David said: I am thrilled to be joining one of the leading university museums in the world but am of course sad to be leaving Burlington House and its dedicated staff. The last six years have flown by. It has been a tremendous privilege to act as the Societys General Secretary during its tercentenary. A solid foundation has been laid for the Societys fourth century of operation and exciting plans are being developed for the future. I will always be grateful to Trustees and Fellows for sharing their knowledge with me and for their constant support. This is the best job in the national heritage and I wish my successor every happiness in the role.
Thursday 29 April: Sir Emery Walker VPSA, and his house: past, present and future, by John Cherry FSA
Thursday 13 May: New Research on Fish Remains from Pompeii, Italy, by Andrew Jones FSA
Thursday 27 May: Banteay Chhmar, Cambodia: a legend rediscovered, by John Sanday FSA and James Hooper, Global Heritage Fund
Thursday 10 June: Reflecting History: English and Irish Delftware in the British Museum Collection, by Aileen Dawson FSA
11 June 2010: Symposium on The Herkenrode Glass: the revival of Lichfield Cathedrals Renaissance glass. The sixteenth-century Herkenrode windows in the Lady Chapel of Lichfield Cathedral in Staffordshire are a brilliant example of Renaissance stained glass and have international significance. The glass is now in urgent need of conservation, as is the Lady Chapel stonework. The aim of the symposium is to reassess the cultural context and significance of this neglected masterpiece and to publicise the conservation effort. Places cost £20 (to include sandwich lunch, tea and coffee) and can be booked by sending a cheque made payable to Lichfield Cathedral to Mrs Mithra Tonking, St Marys House, The Close, Lichfield WS13 7LD. The full programme for the day can be found on the Societys website.
Lambeth Palace Library is one of the earliest public libraries in England, founded in 1610 under the will of Archbishop Richard Bancroft. In celebration of its 400th anniversary in 2010, the Library is mounting an exhibition in the Great Hall of Lambeth Palace from 17 May to 23 July 2010. There will be a private view of the exhibition especially for Fellows and their guests on 19 May 2010 at 6pm with an introduction by the Head Librarian, our Fellow Giles Mandelbrote, plus drinks and nibbles, all for the price of £12 per person, which is only £4 more than the normal admission price of £8. To book, please send an email to Jola Zdunek, the Societys Administrative Assistant, or send a cheque made payable to the Society of Antiquaries of London. Further details can be seen on the Lambeth Palace Librarys website.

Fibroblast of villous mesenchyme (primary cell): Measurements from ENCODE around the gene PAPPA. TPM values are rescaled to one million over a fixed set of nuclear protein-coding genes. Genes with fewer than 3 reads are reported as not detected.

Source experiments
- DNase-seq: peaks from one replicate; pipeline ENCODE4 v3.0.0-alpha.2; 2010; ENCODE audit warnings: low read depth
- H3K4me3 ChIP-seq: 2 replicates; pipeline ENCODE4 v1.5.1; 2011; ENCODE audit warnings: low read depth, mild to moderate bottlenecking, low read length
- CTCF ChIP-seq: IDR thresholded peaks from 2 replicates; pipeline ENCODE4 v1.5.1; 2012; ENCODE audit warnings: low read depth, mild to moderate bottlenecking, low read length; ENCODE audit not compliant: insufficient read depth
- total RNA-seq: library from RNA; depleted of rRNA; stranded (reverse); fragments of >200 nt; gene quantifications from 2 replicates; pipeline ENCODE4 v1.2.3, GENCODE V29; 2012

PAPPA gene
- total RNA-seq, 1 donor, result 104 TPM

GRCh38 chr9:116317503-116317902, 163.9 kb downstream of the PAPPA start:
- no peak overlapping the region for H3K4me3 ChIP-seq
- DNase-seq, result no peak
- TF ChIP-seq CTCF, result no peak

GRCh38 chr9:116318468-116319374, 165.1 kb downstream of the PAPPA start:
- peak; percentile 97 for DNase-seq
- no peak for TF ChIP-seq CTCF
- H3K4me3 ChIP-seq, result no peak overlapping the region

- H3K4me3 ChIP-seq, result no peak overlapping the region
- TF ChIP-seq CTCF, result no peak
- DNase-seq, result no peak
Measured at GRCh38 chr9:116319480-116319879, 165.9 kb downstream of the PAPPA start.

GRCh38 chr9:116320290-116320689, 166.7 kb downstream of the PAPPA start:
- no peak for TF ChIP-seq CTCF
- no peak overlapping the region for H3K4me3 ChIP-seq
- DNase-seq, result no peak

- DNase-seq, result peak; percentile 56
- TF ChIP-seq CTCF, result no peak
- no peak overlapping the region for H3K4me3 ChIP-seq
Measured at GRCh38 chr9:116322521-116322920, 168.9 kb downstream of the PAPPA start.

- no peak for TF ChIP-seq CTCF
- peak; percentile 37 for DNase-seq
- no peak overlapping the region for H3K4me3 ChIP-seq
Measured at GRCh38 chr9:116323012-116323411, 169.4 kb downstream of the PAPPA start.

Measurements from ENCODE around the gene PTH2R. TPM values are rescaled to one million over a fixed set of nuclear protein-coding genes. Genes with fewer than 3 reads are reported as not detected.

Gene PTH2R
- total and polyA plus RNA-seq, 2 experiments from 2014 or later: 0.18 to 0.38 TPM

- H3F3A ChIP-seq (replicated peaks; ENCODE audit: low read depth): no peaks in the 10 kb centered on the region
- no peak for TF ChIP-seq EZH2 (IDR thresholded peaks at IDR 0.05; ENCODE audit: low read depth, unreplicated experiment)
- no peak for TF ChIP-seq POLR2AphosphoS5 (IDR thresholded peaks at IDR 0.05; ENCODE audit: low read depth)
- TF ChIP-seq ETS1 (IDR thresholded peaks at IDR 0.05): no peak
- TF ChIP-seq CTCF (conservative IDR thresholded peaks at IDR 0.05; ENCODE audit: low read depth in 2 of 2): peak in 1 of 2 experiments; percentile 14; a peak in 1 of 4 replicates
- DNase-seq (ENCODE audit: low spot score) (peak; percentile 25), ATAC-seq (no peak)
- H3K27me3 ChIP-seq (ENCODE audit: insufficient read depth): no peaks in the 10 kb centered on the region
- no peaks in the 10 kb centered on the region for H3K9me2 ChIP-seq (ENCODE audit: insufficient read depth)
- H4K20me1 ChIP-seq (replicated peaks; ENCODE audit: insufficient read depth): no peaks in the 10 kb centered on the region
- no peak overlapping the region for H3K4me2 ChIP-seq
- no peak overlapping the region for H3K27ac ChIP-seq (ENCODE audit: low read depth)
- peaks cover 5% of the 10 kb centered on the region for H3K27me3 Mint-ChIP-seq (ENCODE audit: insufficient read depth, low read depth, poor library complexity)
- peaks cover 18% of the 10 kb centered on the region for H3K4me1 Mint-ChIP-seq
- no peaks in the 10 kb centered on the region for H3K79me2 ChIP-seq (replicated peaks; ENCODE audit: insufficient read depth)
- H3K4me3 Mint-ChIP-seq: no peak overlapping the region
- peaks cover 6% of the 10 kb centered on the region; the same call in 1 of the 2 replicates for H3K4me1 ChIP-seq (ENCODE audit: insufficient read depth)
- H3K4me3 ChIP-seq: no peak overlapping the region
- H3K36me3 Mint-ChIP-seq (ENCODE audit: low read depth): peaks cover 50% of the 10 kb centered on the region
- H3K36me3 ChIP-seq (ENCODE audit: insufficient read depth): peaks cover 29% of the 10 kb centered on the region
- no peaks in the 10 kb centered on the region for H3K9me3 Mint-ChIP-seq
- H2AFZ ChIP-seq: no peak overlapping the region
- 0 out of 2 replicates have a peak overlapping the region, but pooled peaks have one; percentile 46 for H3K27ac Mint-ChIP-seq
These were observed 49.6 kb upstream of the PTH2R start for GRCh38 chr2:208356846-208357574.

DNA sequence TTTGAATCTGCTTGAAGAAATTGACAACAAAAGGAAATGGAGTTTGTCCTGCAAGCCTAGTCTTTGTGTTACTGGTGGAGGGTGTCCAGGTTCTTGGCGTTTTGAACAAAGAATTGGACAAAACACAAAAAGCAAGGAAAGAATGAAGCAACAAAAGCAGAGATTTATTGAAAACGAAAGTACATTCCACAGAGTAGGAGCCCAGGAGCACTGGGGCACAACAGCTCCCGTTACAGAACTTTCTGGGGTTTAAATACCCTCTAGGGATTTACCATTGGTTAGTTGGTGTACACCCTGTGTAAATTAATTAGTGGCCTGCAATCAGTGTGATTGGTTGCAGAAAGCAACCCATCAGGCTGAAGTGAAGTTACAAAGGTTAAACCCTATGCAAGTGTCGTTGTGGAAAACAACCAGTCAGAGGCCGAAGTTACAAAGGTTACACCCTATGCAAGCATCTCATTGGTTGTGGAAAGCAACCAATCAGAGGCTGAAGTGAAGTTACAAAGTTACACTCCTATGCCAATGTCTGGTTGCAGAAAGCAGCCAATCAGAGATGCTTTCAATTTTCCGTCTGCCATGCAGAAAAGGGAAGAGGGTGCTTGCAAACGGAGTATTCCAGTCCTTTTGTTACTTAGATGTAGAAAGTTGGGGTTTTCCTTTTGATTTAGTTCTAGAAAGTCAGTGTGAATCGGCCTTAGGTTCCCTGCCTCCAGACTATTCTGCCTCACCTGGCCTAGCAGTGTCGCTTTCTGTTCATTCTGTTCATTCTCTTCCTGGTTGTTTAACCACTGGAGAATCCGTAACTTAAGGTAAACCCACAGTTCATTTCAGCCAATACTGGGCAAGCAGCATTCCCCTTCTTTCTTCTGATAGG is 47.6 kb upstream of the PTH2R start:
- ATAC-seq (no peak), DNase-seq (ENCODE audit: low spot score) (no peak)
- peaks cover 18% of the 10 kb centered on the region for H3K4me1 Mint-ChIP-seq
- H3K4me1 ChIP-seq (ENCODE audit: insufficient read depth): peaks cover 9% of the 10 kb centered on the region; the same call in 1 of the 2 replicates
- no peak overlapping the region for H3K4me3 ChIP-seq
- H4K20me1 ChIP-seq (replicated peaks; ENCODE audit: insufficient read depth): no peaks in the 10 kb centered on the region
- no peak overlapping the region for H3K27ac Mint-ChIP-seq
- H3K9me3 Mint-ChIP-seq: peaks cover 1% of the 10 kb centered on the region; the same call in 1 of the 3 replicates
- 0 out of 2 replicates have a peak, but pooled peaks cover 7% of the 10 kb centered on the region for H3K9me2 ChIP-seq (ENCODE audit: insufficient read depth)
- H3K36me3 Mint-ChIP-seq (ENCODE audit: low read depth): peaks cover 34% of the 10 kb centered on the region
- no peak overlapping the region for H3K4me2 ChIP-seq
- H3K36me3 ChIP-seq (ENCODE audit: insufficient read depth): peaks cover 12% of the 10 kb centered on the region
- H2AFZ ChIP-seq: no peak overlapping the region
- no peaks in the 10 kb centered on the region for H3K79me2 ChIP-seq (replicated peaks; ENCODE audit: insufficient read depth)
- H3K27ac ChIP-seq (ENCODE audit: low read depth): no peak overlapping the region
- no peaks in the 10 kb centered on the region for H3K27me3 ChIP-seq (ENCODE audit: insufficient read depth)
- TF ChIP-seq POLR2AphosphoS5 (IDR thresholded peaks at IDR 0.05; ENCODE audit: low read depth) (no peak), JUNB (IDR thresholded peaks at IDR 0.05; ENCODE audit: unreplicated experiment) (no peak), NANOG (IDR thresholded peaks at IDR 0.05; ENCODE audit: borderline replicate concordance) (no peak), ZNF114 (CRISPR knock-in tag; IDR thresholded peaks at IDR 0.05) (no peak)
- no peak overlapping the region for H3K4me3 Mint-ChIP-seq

This years Fellows Day at Kelmscott Manor will take place on Saturday 10 July, when the gates will open for registration from 1.30pm. Along with the usual access to the Manor and a special seasonal tea, there will be a small, additional exhibition on the garden. The programme finishes at 5pm. The event, which is always enjoyable, is open to Fellows and their guests. Tickets costing £14 (£6 for children under the age of sixteen) are available from 1 May and can be booked by email or by telephone (01367 253348), and as this has proved to be a popular event in past years, early booking is advised.
There are still places left on the introductory tour of Burlington House that takes place on 29 April 2010. Designed for any Fellow not yet familiar with the Societys library and museum collections, the tours start at 11am (coffee from 10.30am) in the Council Room and will last about one and a half hours followed, for those who wish to stay, by a sandwich lunch (for which a charge of £5 is made). Places can be booked by contactingJola Zdunek, the Societys Administrative Assistant. A further tour will take place on 24 June 2010, and this can be booked now in the same way.